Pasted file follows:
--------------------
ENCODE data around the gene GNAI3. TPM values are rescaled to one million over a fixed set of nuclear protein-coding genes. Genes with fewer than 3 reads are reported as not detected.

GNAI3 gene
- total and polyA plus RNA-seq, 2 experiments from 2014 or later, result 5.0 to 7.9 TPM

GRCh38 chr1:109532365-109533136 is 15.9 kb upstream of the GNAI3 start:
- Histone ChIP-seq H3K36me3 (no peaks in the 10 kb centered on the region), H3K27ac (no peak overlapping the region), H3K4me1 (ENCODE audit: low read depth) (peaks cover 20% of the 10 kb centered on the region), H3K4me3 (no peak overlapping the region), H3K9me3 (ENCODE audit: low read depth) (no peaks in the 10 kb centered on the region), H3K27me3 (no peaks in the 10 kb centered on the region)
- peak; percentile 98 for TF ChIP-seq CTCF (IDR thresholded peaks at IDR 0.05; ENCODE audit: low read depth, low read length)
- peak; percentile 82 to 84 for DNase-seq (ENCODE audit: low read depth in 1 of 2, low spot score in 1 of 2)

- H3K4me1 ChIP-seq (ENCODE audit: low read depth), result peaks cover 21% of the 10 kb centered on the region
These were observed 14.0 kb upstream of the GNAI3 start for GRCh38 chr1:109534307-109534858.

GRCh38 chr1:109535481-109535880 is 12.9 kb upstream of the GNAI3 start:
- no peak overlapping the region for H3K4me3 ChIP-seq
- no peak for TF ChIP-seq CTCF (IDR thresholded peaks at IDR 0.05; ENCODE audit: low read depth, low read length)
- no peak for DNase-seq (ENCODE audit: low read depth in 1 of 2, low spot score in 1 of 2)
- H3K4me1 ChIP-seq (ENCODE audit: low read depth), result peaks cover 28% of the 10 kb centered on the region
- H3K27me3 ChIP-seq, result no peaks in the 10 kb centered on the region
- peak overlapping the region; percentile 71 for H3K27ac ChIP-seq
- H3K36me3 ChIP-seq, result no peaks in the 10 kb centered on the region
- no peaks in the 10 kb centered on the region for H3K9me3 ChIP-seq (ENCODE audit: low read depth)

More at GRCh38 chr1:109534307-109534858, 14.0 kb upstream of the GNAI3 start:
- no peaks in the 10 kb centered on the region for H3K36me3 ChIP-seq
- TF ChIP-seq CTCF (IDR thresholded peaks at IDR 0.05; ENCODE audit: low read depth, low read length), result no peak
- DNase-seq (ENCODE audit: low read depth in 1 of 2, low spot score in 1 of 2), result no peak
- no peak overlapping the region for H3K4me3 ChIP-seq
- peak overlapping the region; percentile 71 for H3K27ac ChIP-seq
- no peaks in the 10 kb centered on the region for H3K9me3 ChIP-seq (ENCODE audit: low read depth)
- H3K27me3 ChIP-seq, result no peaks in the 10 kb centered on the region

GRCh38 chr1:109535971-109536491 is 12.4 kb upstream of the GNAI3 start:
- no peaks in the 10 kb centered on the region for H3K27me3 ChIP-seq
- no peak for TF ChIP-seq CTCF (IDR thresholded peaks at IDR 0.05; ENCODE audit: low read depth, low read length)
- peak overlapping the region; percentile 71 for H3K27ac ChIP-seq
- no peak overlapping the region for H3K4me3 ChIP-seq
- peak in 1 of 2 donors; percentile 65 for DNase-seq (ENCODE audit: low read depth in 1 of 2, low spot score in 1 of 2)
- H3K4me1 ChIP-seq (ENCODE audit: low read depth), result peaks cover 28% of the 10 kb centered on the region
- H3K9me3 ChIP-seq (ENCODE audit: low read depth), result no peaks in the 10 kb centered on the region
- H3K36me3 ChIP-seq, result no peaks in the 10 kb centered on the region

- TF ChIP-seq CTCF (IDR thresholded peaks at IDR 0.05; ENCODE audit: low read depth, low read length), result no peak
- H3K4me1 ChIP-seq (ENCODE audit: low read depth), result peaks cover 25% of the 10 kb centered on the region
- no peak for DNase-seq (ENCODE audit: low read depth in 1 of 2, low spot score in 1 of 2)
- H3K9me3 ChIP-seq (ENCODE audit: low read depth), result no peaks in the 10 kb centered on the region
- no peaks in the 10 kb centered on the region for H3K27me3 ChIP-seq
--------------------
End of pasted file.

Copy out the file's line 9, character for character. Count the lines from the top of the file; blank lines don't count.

These were observed 14.0 kb upstream of the GNAI3 start for GRCh38 chr1:109534307-109534858.